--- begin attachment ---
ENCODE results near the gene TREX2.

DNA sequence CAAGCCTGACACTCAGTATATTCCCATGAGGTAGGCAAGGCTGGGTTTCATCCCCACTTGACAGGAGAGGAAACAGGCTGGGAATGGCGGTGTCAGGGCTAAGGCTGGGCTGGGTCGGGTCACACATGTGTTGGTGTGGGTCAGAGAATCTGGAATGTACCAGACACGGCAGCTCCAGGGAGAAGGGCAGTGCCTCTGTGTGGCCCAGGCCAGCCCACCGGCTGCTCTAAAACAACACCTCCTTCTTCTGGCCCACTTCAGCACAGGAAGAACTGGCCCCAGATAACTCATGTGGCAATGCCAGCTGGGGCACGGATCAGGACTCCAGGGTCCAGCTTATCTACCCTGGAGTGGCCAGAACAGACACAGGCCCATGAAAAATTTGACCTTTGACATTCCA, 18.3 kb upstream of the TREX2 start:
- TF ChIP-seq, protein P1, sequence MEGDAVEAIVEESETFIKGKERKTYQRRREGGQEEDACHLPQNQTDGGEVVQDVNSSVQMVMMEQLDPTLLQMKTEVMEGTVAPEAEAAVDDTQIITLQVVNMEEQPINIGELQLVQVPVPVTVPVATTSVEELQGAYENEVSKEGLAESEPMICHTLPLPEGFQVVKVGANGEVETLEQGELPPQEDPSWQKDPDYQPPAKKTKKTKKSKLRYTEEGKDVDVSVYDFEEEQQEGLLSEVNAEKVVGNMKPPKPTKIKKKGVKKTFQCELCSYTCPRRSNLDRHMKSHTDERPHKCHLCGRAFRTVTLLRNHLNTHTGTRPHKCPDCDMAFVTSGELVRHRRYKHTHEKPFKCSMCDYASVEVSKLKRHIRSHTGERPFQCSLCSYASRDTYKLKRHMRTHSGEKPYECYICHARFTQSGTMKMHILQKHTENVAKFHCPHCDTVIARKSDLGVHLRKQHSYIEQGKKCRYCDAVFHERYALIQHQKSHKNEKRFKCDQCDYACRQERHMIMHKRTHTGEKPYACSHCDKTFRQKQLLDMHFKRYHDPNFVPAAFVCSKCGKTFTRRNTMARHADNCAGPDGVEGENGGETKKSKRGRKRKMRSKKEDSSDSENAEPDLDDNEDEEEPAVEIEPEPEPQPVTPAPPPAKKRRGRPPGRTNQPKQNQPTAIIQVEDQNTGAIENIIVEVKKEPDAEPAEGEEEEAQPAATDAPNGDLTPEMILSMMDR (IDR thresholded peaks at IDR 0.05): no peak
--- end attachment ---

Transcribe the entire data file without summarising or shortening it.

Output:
ENCODE results near the gene TREX2.

DNA sequence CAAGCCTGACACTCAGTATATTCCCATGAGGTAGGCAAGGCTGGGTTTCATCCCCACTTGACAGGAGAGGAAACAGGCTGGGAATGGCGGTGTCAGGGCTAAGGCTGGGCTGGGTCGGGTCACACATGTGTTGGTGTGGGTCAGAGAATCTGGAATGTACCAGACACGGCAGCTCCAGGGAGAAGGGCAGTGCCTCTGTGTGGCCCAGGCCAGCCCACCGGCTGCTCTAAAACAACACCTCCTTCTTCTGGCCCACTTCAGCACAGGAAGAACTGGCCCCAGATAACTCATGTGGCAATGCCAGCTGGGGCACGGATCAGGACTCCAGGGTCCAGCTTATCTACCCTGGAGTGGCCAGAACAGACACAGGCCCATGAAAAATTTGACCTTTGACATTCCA, 18.3 kb upstream of the TREX2 start:
- TF ChIP-seq, protein P1, sequence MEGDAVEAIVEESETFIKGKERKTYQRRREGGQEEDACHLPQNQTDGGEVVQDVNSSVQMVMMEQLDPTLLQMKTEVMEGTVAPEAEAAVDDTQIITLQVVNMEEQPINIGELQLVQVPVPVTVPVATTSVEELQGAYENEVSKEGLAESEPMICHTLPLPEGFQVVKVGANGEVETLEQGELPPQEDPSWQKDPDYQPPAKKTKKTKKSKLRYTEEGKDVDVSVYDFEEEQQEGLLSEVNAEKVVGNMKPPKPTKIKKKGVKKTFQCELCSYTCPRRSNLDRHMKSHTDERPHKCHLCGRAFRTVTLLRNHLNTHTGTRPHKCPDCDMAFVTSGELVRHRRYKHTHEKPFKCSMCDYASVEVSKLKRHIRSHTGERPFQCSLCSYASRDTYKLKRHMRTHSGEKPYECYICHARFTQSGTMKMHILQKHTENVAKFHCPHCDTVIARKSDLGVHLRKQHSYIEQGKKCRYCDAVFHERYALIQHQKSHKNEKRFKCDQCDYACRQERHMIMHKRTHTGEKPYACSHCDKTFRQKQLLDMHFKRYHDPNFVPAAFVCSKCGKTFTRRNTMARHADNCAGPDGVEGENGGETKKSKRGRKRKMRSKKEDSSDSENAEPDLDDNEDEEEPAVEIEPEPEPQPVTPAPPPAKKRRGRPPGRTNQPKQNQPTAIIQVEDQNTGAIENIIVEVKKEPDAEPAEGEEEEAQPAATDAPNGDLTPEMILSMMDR (IDR thresholded peaks at IDR 0.05): no peak